Hmmm, well I've tried a lot of them and am even expecting a shipment of the 'biodegradable' diapers soon. Honestly though, there's not really a big difference with 7th Generation or anyones with similar claims. From what I've been able to tell, they're unbleached so use slightly less chemicals to make the diapers (I could go on about how this is really a pretty minor difference and there's even a lawsuit going on over this claim, but it's a little complex and my post is already long enough). But everything else is pretty much the same, the paper inside, the plastic outside, the absorbant gel inside etc... They're ever-so-slightly better but nothing really drastic in my opinion. The Tushies don't even have the unbleached advantage, the only difference is that their diapers use some cotton for absorbancy (instead of only paper, they have paper & cotton inside), which I'm not even sure is a good ecological step and they don't use the absorbant gel, which some are uncomfortable with in regular diapers. The fact that they're pure white and don't contain that gel can be good for newborns though, since it's very easy to tell when they've peed (contrary to all other disposables).
The Nature Boy & Girl diapers are the 'biodegradable' ones (the outer plastic is actually made from corn). They have the potential of being pretty great but the problem lies in actually putting that potential to work. You can't compost the poopy ones (or at least it's very controversial because you need a really 'hot' compost to safely kill the bacteria) and there's some question as to how well a large amount of this plastic would truly degrade in compost and what effect it would have on the compost. Oh, and if you just throw them out (which I'm sure is what most people do) then they likely don't degrade a whole lot better than regular disposables. In a plastic bag inside a oxygen-deprived landfill is just a very poor environment for *anything* to decompose.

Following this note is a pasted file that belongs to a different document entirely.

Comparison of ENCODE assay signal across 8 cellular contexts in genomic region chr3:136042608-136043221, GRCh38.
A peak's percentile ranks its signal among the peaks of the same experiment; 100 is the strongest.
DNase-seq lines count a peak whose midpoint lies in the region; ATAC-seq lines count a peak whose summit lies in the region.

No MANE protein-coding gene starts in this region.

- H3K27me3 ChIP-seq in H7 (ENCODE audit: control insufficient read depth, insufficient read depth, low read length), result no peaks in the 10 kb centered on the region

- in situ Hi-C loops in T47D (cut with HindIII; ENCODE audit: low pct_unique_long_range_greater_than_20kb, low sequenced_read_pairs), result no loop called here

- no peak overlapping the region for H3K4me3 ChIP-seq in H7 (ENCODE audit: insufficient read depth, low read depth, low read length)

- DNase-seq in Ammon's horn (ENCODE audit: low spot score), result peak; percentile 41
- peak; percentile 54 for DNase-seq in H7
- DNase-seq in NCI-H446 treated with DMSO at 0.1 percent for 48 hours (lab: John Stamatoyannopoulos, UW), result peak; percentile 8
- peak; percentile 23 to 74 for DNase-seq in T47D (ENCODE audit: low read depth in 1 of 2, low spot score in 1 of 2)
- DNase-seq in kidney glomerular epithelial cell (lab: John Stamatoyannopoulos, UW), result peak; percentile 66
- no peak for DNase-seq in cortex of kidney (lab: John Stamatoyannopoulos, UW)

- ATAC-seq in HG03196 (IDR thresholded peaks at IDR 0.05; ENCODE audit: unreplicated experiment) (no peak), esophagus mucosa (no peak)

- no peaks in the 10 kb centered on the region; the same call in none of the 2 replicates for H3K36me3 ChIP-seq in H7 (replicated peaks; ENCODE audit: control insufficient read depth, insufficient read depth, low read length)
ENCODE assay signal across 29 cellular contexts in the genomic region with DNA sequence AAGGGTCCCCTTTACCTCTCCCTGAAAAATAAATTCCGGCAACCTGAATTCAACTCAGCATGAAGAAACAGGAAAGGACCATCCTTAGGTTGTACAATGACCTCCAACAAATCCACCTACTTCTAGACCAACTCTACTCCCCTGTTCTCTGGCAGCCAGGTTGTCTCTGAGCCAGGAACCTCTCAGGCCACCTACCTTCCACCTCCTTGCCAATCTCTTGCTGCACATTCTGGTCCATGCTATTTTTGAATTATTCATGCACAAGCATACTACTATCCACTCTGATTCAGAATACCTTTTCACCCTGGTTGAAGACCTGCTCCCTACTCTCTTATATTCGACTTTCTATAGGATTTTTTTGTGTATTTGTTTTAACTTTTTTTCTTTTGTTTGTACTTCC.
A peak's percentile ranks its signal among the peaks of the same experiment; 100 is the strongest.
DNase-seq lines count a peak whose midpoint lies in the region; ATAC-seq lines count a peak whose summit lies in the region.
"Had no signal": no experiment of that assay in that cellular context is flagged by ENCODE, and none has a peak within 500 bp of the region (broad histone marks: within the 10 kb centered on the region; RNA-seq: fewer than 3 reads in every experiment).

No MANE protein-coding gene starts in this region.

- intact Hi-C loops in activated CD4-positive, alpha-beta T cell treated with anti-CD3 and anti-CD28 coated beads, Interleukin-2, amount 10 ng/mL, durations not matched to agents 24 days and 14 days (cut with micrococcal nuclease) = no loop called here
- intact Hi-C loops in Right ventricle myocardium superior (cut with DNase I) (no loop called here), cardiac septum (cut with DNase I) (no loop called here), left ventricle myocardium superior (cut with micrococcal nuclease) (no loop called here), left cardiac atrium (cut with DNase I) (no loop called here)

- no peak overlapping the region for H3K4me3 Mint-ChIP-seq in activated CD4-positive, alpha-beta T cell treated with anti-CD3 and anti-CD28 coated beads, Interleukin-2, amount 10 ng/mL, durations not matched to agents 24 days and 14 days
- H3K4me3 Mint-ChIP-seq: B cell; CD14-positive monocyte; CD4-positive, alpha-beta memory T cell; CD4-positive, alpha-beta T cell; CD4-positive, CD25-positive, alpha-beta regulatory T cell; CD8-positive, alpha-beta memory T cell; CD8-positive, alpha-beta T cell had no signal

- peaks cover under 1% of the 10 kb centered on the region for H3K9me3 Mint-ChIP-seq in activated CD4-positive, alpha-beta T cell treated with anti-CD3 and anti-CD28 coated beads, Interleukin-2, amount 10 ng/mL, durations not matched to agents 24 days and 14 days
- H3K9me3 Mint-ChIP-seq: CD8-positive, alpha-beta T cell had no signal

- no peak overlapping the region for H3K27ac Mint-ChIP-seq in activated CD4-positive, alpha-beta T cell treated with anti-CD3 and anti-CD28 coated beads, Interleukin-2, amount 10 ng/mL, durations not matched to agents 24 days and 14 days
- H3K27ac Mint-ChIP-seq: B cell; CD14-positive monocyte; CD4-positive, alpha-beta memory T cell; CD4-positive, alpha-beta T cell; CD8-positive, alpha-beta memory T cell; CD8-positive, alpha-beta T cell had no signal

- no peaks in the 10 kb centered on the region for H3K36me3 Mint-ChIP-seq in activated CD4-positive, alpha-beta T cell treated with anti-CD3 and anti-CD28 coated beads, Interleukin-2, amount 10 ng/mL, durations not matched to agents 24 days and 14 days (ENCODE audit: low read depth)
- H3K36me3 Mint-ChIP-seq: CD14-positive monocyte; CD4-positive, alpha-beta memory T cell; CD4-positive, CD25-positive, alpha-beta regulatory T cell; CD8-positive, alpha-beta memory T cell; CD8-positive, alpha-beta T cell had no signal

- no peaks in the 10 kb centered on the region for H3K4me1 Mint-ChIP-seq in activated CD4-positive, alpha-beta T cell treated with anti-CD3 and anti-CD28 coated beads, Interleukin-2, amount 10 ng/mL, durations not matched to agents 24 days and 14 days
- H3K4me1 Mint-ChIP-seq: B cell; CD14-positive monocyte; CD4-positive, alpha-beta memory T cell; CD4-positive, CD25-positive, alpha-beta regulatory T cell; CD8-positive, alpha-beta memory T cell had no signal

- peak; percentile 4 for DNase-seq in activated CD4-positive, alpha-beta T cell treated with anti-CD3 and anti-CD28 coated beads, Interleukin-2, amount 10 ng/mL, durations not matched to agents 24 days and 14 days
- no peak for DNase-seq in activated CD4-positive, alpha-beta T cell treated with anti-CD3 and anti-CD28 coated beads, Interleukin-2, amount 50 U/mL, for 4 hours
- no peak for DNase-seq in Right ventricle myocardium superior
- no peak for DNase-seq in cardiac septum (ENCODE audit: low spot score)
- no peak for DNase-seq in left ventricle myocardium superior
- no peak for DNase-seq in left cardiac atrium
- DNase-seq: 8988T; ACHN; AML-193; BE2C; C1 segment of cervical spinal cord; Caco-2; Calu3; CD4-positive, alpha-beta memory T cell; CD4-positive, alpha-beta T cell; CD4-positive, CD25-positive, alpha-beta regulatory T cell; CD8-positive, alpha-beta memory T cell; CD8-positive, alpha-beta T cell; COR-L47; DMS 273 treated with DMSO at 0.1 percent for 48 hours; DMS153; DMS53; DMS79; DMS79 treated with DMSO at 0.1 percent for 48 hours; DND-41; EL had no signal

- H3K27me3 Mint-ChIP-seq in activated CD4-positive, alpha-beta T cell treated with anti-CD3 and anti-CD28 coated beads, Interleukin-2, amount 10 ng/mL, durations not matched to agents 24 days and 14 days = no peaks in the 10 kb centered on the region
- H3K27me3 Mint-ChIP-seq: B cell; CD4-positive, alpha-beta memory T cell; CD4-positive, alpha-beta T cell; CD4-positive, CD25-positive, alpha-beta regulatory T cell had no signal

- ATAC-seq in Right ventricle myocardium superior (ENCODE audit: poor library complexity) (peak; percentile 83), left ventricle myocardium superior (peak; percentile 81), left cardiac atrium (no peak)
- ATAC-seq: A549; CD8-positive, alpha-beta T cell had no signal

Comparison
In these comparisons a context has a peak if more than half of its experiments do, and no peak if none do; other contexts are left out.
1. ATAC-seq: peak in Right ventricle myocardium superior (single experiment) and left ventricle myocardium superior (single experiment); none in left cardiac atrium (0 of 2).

The only 'disposable' option that has any true advantage are G diapers. The absorbant insert can be flushed or composted. Flushing still uses about the same amount of water as cloth and if your municipality ends up putting solid waste in the landfill they're there's only a minimal gain in landfill space. But composting makes a significant difference and is very doable, especially if you only use them occasionally. I would even recomend using the flushable inserts inside any velcro wrap you already have, in my opinion this is easier and won't leak (not that Gs leak for everyone, but some people have to fiddle a lot to get a good leakproof fit).
Anyway, that's my 2 cents. Probably more than you wanted to know (and I could even go on some more, I've researched this a fair amount) I'm sure. I guess what I'm saying is that disposables are disposables and although some are a smidge better than others (and I can certainly appreciate wanting to at least support a company that is making an effort for the environement) there's really no significant difference in them. Gdiapers being the only ones with a significant advantage (if composted especially).